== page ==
5. Divergent AC and DC calculations
    There is an easy to learn formula. Just one formula. For both AC and DC. And for everything that one can think off around breakeven analysis and iso profit lines. Many textbooks present a variety of DC and AC calculations. For DC and AC, one simple calculation scheme is sufficient, a single formula and then easy to make illustrative drawings.
  6. Budgeting and Budgetary Control
    No Greek word has been used in fully elaborations in ISBN 9781086355635 and although factual formulas have indeed been used, everything is automatically drawn up along the lines of logic so that everyone can also understand the analysis made. There is no need for difference analysis rather just common sense. Remember, every analysis must be clear and transparent. If not complete, it entails the danger that wrong policy decisions will be taken.
  7. Statement of Source and Use of Funds
    It is about clearly showing the flows of money. Money flows are all too often NOT clearly shown. Sometimes it seems as if one wants to hide the money flows from view. Do not let yourself be swindled. Every penny must come from somewhere and must also stay somewhere. There are IN money flows and there are OUT money flows. They all have to be clearly displayed, under appropriate ‘titles’.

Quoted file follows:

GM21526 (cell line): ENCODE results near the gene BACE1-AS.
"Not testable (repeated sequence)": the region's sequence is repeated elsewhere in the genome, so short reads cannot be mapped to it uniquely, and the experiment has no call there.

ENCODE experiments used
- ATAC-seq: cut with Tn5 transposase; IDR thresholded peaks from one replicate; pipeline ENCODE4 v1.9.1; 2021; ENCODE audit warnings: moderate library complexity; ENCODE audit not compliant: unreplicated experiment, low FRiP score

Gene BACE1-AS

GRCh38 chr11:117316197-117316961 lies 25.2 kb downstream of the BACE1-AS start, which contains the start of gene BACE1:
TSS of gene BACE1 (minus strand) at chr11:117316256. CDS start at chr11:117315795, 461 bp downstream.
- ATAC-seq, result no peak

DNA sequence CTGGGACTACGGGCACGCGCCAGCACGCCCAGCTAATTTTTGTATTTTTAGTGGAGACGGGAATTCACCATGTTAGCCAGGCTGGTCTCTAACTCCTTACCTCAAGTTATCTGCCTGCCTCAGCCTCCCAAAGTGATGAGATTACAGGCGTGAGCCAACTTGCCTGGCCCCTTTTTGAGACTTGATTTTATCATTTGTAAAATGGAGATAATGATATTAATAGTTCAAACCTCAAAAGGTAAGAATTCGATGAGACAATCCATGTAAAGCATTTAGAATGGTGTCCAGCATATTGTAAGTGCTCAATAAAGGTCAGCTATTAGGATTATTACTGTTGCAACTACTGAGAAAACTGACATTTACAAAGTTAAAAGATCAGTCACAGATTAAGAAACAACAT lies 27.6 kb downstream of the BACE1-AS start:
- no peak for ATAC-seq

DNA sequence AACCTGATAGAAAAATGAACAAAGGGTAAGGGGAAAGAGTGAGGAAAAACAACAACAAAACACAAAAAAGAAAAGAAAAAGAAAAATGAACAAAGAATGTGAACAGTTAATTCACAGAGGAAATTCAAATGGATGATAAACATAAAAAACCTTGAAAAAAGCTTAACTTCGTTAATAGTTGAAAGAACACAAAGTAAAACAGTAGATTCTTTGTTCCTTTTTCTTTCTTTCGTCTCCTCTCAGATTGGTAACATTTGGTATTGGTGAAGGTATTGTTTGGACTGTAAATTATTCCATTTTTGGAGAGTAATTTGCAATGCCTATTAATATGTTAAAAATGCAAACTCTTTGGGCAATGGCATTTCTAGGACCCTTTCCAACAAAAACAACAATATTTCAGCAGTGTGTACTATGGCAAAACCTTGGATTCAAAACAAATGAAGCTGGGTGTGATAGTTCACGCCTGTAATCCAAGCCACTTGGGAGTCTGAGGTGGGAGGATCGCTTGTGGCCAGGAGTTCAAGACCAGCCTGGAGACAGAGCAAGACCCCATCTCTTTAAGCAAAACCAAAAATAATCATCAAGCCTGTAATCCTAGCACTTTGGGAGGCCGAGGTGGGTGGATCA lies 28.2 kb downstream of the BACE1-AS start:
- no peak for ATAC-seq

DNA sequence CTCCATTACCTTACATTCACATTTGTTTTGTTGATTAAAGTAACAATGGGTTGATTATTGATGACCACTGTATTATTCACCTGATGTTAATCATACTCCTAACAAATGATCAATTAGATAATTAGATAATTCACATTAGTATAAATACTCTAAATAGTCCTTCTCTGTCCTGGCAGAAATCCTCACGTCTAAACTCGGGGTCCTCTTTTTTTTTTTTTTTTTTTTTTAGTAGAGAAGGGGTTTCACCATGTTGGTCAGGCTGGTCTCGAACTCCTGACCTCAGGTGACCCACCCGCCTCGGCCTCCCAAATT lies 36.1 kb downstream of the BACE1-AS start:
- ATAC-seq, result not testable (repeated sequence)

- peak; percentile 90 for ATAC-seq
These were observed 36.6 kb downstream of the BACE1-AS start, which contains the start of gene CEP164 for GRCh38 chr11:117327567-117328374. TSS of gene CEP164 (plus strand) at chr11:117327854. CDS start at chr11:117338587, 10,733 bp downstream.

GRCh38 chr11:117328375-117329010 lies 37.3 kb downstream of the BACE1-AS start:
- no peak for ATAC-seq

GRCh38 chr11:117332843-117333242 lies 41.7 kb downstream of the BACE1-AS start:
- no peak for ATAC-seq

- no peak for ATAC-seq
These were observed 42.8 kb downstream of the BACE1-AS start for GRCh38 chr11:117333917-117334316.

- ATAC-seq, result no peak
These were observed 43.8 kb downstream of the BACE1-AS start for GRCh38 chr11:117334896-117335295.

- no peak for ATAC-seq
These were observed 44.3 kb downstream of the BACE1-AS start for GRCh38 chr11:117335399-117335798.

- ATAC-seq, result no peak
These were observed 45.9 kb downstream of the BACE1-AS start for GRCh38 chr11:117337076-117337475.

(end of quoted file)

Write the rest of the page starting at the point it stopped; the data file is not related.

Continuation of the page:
8. Period Profit Measurement, exactly, quickly and easily
    Profit determination is one of the main subjects in the field of business economics. The problem of determining the period profit of a company is regarded as such truly comprehensive, it is deemed insoluble. A solution would not exist.
    “Perhaps the search for an ideal accounting system should be likened to the search for the philosopher’s stone or the elixir of life (Whittington, 1983, p. ix).” Profit determination, is that possible? Yes! WORLD NEWS! The adage ‘profit is an opinion’ is no longer true. Everybody can measure period profit. Just see how complicated the elaborations are through the old ways, and how wonderfully simple with the help of The Profit Formula®. Simplicity is indeed often the hallmark of truth. All profit calculation systems known so far generate a lot of work. If one uses The Profit Formula® regarding all values and standards one can quickly and easily calculate any profit. Using this method measuring profit is ‘a piece of cake’.

On YouTube, search for: The Way to Easy Profit Measurement_2 EXAMPLES (fully elaborated).

After replacement, any new video gets a new URL

On YouTube, search for: The Way to Easy Profit Measurement_AMPLIFICATIONS.


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Jan Jacobs

Jan Jacobs

Independent Researcher Business Economics
Jan Jacobs, Independent Researcher Business Economics and author of The Profit Formula®: The Way to Easy Profit Measurement. I have more than 20 years of experience as a lecturer in Business Economics in higher day education and also in evening education for adults at SWOT (Stichting Wetenschappelijke Opleidingen Twente). As a subject teacher, I have always been critical of what was in many Business Economics textbooks. I am the author of The Profit Formula®: The Way to Easy Profit Measurement. Jan Jacobs is an opinion columnist for the CEOWORLD magazine. Follow him on Amazon.